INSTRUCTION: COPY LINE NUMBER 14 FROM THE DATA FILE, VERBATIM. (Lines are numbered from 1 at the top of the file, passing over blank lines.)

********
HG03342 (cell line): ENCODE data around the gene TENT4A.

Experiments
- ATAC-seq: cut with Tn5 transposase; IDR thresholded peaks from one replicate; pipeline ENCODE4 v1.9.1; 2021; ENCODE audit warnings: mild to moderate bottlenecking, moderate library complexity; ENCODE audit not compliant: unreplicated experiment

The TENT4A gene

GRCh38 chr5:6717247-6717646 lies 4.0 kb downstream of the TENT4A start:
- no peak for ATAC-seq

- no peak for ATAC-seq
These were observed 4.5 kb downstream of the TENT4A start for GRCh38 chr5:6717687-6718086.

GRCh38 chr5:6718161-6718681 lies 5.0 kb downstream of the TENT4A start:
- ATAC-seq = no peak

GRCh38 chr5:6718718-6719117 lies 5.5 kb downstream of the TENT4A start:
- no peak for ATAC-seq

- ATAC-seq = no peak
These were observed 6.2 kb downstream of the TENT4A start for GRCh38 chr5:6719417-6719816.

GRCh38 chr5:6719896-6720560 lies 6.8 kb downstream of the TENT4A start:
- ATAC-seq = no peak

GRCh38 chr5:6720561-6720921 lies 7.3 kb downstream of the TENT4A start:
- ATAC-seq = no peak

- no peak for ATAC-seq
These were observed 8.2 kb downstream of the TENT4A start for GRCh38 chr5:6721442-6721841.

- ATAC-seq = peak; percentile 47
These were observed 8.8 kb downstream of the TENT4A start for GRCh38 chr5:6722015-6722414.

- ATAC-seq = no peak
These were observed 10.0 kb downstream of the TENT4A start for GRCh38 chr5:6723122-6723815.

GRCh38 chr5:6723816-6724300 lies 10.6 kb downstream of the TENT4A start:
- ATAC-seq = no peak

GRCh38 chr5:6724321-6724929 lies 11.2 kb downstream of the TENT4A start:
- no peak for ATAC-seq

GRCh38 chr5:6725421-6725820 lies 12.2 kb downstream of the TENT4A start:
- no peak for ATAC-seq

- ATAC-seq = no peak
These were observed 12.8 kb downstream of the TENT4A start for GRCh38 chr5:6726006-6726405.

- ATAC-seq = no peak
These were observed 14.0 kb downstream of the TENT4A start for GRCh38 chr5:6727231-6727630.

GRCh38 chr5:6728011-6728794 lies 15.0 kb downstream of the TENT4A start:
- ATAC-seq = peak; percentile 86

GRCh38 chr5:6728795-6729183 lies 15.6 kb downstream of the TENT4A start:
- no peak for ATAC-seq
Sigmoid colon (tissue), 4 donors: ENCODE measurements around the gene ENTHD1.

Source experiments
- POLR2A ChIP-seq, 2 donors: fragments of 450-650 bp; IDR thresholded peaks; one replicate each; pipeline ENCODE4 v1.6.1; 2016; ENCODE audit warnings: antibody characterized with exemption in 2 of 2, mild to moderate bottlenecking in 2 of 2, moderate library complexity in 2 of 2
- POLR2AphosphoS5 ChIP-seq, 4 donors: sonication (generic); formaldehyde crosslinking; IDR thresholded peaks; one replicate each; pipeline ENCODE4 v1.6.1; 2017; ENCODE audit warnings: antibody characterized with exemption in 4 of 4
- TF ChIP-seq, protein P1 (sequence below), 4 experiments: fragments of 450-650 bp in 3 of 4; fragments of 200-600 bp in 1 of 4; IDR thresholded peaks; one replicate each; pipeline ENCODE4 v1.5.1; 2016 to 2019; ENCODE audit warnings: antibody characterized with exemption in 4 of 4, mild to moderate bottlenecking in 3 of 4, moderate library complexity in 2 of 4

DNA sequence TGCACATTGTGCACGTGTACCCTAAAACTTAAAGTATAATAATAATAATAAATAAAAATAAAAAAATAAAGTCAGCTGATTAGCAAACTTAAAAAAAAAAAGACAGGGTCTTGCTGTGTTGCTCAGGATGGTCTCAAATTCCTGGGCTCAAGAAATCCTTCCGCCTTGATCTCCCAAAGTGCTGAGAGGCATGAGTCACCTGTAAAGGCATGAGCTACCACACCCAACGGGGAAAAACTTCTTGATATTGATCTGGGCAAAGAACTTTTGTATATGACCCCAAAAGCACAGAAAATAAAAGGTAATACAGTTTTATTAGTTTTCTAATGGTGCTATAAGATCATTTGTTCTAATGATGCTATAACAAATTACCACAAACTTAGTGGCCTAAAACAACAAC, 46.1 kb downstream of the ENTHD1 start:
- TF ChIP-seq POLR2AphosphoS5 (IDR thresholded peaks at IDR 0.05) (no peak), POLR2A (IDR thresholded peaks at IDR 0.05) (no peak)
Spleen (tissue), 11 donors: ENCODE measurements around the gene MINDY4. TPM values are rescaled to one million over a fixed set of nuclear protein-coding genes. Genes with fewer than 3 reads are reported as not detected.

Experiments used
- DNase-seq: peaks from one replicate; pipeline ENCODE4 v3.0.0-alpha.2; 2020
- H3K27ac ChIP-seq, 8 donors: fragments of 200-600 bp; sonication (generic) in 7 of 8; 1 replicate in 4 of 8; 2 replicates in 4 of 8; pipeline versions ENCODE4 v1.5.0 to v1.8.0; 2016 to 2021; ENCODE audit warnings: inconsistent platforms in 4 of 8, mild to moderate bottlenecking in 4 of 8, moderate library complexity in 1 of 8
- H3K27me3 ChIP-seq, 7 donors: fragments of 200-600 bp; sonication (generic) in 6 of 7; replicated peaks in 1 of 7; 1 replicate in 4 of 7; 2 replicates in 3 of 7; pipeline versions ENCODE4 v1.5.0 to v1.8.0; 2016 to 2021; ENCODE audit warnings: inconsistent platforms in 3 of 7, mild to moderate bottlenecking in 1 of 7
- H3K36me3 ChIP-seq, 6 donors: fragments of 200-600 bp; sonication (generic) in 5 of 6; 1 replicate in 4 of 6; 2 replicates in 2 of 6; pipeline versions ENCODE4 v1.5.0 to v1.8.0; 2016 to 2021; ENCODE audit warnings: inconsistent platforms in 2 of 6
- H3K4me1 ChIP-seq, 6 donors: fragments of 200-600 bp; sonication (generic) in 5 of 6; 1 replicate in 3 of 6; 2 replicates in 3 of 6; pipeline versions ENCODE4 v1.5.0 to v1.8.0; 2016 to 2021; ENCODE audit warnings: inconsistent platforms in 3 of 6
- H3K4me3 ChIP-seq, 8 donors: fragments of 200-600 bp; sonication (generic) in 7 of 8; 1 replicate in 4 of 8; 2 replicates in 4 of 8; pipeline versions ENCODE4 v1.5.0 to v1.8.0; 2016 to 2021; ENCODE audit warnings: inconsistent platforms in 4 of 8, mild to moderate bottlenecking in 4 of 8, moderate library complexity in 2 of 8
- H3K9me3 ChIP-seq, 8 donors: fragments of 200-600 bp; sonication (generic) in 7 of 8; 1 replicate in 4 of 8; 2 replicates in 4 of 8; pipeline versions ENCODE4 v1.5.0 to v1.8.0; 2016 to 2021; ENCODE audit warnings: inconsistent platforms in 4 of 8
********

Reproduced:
These were observed 6.2 kb downstream of the TENT4A start for GRCh38 chr5:6719417-6719816.